So when I saw that this week would be "Rock & Roll Hall of Fame Week," I prepared myself for a night of air guitar and adrenaline-pumping performances. Steven Tyler's intro walking us back through rock and roll history with greats like Paul McCartney, Jimi Hendrix and - of course - Aerosmith only fueled my excitement.

Silly me.

In my anticipation I overlooked the broad catalogue of artists who have been inducted into the Hall of Fame - ranging from Madonna to Run DMC. But the contestants didn't. Rather than embracing the theme and taking a risk, a number of contestants chose songs that were very light on the rock in favor of sticking with their comfort zones.

I also didn't understand the choice of this week's "coach," the Black Eyed Peas' will.i.am. Don't get me wrong, I like a lot of the Black Eyed Peas' songs, but rapping via Auto-Tune, like will.i.am does so regularly, is not Rock 'n Roll.

The biggest surprise from Wednesday night's episode was that one of my favorite performances of the evening came from one of my least favorite performers. Haley Reinhart has been a steady member of the Bottom 3, but she finally found the right fit for her growling vocals with Janis Joplin's " Piece of My Heart." Granted, it helped that Janis was not known for being able to carry a steady tune, but there was no denying that Haley made a perfect song choice and performed it well.

I was also pleased by James Durbin's performance. As this season's token "rocker," I expected Durbin to go to the wall with an outrageous rock or metal performance. Instead, he chose to go simple and emotional with George Harrison's timeless ballad "While My Guitar Gently Weeps." Durbin ended the song in tears, later explaining that the rendition was something he had been working on personally for years. While other competitors stayed close to their comfort zone, Durbin ignored it. It was a risk, but in my opinion, a good risk.

Frontrunners Pia Toscano and Scotty McCreary turned in solid performances once again. Pia finally tackled something other than a ballad with Tina Turner's "River Deep, Mountain High." She showed a little more movement on stage, but was still a little too stiff. I don't necessarily think that she needs to run around stage or break down into a dance routine, but she's running into a little bit of the problem that last season's third-place finisher Casey James had - all of the talent in the world, but the stage presence of a lawn dart.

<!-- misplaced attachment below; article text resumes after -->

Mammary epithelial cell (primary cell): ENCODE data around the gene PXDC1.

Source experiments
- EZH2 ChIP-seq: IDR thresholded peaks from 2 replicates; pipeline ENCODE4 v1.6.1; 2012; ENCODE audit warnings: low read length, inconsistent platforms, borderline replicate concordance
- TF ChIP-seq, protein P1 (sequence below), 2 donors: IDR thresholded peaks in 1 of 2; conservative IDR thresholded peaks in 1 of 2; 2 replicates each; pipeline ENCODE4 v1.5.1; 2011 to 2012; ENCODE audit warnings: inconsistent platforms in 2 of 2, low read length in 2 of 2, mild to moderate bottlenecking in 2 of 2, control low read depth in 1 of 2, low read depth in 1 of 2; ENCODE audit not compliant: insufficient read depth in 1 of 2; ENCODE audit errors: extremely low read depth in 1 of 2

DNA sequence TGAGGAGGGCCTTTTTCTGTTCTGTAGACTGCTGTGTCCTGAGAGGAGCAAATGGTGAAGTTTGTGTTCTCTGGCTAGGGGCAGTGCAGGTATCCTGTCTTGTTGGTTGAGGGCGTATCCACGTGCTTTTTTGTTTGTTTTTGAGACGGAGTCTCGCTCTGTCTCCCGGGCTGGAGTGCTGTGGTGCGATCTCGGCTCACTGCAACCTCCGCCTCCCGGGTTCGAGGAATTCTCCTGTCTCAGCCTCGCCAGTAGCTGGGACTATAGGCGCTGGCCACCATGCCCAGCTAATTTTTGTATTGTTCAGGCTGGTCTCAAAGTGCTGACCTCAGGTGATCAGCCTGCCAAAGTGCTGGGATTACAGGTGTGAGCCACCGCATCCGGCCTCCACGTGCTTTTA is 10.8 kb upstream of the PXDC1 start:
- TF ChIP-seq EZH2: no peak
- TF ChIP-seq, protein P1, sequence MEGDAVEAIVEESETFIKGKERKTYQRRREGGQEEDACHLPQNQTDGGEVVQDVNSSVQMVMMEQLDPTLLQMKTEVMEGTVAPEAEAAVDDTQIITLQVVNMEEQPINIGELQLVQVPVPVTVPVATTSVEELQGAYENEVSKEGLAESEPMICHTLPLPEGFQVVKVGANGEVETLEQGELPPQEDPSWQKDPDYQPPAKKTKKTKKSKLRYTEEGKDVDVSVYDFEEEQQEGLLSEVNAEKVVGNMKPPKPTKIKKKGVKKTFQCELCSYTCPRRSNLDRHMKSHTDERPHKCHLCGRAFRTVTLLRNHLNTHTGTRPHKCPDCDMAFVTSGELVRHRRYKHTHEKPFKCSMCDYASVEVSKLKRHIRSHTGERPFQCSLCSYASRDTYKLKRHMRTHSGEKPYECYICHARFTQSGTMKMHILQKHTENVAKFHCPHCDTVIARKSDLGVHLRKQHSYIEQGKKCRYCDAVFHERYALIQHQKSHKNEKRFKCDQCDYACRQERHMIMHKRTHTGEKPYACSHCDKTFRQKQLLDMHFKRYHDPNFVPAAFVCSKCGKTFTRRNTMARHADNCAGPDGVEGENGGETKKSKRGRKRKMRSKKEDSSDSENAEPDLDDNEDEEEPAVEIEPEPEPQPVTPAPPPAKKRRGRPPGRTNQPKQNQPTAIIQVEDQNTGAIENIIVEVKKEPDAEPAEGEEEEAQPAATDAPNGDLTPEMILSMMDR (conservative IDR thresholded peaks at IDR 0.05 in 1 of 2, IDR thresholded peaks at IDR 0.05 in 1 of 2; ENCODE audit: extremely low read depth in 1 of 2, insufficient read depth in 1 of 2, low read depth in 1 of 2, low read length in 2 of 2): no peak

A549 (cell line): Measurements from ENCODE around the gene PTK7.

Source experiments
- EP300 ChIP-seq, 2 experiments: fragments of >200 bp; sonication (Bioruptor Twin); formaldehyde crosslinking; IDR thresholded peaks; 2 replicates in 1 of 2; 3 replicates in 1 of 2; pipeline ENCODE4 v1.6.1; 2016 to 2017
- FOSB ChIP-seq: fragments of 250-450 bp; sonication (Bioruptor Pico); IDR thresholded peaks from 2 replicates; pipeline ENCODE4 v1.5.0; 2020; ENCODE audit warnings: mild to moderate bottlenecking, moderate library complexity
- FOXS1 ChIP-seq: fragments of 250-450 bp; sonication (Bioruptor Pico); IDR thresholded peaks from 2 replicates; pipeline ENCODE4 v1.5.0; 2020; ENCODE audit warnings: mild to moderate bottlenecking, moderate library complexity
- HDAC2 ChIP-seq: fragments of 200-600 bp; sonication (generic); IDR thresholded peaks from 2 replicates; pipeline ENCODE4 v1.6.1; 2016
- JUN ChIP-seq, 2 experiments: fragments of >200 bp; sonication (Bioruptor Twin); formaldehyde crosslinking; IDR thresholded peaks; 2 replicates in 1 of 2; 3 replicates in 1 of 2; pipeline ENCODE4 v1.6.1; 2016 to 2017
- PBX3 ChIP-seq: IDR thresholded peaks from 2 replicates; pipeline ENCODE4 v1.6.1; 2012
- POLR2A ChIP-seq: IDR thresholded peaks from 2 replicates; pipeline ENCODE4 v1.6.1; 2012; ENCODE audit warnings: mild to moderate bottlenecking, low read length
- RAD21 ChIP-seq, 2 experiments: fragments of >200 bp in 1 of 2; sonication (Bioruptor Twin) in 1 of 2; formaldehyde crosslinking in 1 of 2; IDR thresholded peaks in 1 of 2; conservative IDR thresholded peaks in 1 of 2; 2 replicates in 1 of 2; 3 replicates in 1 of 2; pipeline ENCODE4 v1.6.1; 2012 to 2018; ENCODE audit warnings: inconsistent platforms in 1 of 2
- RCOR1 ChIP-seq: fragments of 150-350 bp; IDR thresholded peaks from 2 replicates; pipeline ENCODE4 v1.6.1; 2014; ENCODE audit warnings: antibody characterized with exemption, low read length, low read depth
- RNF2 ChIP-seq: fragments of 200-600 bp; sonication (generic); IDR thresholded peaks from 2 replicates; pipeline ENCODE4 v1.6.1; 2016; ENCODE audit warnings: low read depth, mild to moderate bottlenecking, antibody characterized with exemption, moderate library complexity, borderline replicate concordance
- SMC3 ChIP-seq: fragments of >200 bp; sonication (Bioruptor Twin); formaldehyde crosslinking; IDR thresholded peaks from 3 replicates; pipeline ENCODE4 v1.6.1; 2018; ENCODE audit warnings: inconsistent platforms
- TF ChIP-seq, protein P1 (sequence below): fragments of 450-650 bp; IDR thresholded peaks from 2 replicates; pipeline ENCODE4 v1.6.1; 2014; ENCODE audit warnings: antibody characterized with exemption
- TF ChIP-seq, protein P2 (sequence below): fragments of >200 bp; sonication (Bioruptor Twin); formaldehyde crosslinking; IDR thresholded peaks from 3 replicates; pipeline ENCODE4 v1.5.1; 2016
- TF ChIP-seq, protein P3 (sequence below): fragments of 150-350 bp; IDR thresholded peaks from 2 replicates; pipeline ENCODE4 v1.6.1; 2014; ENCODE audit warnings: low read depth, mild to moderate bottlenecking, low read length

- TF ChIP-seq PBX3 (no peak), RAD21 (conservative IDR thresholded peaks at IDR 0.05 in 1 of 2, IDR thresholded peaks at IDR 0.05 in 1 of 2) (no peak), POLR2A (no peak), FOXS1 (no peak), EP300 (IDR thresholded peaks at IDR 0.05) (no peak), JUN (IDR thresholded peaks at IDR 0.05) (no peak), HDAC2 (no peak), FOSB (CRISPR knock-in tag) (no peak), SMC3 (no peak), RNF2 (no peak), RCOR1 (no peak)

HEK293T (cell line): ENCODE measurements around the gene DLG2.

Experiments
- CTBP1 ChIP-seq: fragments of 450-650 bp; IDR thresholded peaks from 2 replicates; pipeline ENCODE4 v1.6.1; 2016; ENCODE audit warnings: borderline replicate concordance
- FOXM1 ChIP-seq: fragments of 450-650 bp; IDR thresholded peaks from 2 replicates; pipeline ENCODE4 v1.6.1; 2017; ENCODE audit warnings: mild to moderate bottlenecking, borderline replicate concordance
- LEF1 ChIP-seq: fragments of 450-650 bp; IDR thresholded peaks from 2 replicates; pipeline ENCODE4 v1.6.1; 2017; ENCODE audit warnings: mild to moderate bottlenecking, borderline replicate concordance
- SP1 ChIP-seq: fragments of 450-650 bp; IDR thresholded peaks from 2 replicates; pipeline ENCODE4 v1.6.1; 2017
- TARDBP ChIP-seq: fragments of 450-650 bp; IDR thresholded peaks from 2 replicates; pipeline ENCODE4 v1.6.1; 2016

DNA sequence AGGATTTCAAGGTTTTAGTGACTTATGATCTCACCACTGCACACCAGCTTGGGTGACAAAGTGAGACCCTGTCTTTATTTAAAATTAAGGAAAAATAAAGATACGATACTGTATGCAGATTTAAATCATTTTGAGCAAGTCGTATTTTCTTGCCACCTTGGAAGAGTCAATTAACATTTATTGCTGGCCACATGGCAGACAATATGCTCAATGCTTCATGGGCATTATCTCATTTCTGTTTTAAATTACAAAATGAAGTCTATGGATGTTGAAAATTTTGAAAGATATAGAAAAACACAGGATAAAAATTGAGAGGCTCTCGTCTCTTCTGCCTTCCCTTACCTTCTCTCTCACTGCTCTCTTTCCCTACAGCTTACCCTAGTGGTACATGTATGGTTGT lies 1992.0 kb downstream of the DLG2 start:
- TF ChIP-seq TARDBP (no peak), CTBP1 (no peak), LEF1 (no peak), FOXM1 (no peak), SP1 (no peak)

Meanwhile, Scotty managed to infuse more rock and less country into Elvis Presley's "That's All Right." If he can overcome his equally stiff stage presence (and the cheesy faces he makes while singing), it "should" be a Pia/Scotty finale.

The remaining contestants avoided risks like the plague. We got a sappy cover of Percy Sledge's "When a Man Loves a Woman" from Stefano Lagone, Jacob Lusk's ode to R&B/Pop with Michael Jackson's "Man in the Mirror," and a very vanilla rendition of Aretha Franklin's "Natural Woman" by Lauren Alaina. I think they all should have tried to stretch and show some range rather than playing it safe.

In my mind, Paul McDonald and Casey Abrams had performances that were in the middle of the pack with covers of Johnny Cash's "Folsom Prison Blues" and Creedence Clearwater Revival's "Have You Ever Seen the Rain," respectively. It was nice to see both contestants play instruments again, because that is where they shine. But their performances were still mediocre at best.

As always the judges all chose to heap praise upon the contestants rather than offer constructive criticism, so how their comments will influence voters is anybody's guess. My predictions for the Bottom 3 are Langone, McDonald and - unfortunately in this week's case - Reinhart, who doesn't seem to have the fan base needed to keep herself out of danger. As for who should go home, I think Stefano's weak performance will likely send him packing. And it should, for no other reason than the kid's song choice, "When A Man Loves A Woman." Seriously, Stefano? You made Michael Bolton look manly.